Strategists affiliated with the campaigns of President Barack Obama and Mitt Romney say they have access to information about the personal lives of voters at a scale never before imagined. And they are using that data to try to influence voting habits -- in effect, to train voters to go the polls through subtle cues, rewards and threats in a manner akin
to the marketing efforts of credit card companies and big-box retailers.
In the weeks before Election Day, millions of voters will hear from callers with surprisingly detailed knowledge of their lives. These callers -- friends of friends or long-lost work colleagues -- will identify themselves as volunteers for the campaigns or independent political groups.
The callers will be guided by scripts and call lists compiled by people -- or computers -- with access to details like whether voters may have visited pornography websites, have homes in foreclosure, are more prone to drink Michelob Ultra than Corona, or have gay friends or enjoy expensive vacations.
The callers are likely to ask detailed question about how the voters plan to spend Election Day, according to professionals with both presidential campaigns. What time will they vote? What route will they drive to the polls? Simply asking such questions, experiments show, is likely to increase turnout.
After these conversations, when those targeted voters open their mailboxes or check their Facebook profiles, they may find that someone has divulged specifics about how frequently they and their neighbors have voted in the past. Calling out people for not voting, what experts term "public shaming," can prod someone to cast a ballot.
Even as campaigns embrace this ability to know so much more about voters, they recognize the risks associated with intruding into the lives of people who have long expected that the privacy of the voting booth extends to their homes.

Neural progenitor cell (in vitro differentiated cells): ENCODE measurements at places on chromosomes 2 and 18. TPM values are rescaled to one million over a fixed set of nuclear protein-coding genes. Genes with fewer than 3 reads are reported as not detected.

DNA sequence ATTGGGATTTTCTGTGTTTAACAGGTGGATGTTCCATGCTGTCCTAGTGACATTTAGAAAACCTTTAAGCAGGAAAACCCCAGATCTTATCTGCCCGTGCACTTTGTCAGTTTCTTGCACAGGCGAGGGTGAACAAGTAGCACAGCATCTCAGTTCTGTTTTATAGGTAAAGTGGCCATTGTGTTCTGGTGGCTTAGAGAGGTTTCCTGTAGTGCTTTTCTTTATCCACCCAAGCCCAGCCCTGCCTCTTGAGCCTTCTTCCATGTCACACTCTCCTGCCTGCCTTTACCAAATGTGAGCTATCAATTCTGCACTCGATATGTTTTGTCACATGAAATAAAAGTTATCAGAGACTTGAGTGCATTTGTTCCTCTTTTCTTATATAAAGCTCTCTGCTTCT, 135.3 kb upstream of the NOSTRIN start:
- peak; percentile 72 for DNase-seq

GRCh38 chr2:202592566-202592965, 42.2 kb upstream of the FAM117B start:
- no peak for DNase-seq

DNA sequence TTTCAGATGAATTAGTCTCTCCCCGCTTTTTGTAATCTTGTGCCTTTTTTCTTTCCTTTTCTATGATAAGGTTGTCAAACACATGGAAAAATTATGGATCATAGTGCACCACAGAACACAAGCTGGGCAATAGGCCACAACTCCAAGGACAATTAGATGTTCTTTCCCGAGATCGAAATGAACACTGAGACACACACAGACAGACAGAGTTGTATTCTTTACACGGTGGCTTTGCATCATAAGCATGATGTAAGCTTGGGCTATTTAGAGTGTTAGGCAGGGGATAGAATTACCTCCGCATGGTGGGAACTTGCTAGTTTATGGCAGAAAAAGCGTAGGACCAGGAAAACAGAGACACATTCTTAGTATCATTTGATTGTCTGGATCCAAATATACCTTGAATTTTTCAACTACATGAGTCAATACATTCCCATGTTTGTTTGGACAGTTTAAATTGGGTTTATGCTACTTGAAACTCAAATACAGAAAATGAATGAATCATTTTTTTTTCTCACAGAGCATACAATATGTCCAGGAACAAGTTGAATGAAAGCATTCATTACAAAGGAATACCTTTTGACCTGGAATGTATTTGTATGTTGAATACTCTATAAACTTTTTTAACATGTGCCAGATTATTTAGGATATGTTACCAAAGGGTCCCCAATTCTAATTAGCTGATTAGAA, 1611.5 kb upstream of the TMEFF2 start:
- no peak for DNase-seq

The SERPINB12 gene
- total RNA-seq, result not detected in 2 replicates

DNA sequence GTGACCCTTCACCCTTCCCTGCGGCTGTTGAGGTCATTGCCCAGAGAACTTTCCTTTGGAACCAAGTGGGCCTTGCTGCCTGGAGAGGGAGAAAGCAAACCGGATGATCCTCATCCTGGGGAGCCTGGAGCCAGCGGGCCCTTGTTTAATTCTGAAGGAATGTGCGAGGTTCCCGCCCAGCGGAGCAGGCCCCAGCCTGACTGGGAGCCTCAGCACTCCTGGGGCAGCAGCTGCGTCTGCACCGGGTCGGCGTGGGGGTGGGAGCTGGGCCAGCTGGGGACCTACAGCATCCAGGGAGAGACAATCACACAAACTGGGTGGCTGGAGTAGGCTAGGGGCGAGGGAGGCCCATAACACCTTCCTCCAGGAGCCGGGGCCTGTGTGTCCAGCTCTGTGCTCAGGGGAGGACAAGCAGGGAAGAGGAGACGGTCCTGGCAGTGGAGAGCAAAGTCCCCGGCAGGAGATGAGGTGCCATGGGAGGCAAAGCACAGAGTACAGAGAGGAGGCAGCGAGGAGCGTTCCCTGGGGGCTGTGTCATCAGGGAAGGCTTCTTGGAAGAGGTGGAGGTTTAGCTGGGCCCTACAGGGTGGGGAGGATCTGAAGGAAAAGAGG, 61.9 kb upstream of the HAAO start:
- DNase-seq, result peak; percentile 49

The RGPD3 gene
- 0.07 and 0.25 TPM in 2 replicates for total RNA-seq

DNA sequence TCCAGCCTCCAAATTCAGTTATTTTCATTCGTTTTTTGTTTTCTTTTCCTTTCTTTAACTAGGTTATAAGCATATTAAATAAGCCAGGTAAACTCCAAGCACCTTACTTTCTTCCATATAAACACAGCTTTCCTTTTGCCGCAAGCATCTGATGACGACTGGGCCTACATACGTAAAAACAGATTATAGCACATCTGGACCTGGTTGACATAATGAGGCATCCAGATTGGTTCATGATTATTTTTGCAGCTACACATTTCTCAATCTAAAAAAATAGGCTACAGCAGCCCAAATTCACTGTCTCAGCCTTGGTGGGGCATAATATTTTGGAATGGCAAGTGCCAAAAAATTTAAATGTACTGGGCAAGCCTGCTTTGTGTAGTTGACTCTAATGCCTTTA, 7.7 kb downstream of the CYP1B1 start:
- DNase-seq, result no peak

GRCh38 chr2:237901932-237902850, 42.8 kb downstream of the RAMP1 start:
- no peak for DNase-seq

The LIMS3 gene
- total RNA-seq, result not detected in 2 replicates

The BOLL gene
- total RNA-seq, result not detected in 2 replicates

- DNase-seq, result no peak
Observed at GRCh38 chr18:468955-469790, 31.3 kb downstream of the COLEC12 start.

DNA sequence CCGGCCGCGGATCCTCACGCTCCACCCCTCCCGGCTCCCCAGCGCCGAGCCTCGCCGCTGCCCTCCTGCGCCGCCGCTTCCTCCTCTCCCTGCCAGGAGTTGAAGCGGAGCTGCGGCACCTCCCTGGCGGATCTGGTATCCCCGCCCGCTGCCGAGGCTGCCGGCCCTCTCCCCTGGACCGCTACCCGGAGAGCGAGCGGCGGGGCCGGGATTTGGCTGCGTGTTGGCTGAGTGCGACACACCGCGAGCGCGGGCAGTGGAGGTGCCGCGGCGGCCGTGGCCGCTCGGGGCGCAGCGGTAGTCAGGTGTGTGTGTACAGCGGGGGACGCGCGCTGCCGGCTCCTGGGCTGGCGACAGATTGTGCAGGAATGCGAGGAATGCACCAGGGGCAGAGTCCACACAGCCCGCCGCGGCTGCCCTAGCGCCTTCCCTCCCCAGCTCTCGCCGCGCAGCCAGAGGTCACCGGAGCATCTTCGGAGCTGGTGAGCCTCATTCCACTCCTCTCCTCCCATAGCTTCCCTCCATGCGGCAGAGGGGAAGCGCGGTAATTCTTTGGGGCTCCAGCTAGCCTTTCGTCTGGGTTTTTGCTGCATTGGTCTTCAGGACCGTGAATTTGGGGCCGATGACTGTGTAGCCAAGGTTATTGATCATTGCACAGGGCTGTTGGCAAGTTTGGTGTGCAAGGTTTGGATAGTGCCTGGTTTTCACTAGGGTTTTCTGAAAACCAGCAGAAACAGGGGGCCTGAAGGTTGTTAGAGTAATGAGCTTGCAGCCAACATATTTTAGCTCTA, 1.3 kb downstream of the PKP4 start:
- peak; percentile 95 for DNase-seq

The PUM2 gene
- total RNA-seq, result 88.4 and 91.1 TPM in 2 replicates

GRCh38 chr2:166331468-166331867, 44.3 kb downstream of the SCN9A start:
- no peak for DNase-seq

"You don't want your analytical efforts to be obvious because voters get creeped out," said a Romney campaign official who was not authorized to speak to a reporter. "A lot of what we're doing is behind the scenes."
In statements, both campaigns emphasized their dedication to voters' privacy.
"We are committed to protecting individual privacy at every turn -- adhering to industry best practices on privacy and going above and beyond what's required by law," said Adam Fetcher, an Obama campaign spokesman.
Ryan Williams, a spokesman for the Romney campaign, said: "The Romney campaign respects the privacy rights of all Americans. We are committed to ensuring that all of our voter outreach is governed by the highest ethical standards."
In interviews, however, consultants to both campaigns said they had bought demographic data from companies that study details like voters' shopping histories, gambling tendencies, interest in get-rich-quick schemes, dating preferences and financial problems. The campaigns themselves, according to campaign employees, have examined voters' online exchanges and social networks to see what they care about and whom they know. They have also authorized tests to see if, say, a phone call from a distant cousin or a new friend would be more likely to prompt the urge to cast a ballot.
The campaigns have planted software known as cookies on voters' computers to see if they frequent evangelical or erotic websites for clues to their moral perspectives. Voters who visit religious websites might be greeted with religion-friendly messages when they return to mittromney.com or barackobama.com. The campaigns' consultants have run experiments to determine if embarrassing someone for not voting by sending letters to their neighbors or posting their voting histories online is effective.
"I've had half-a-dozen conversations with third parties who are wondering if this is the year to start shaming," said one consultant who works closely with Democratic organizations. "Obama can't do it. But the super PACs are anonymous. They don't have to put anything on the flier to let the voter know who to blame."
While the campaigns say they do not buy data that they consider intrusive, the Democratic and Republican National Committees combined have spent at least $13 million this year on data acquisition and related services. The parties have paid companies like Acxiom, Experian and Equifax, which are currently subjects of congressional scrutiny over privacy concerns.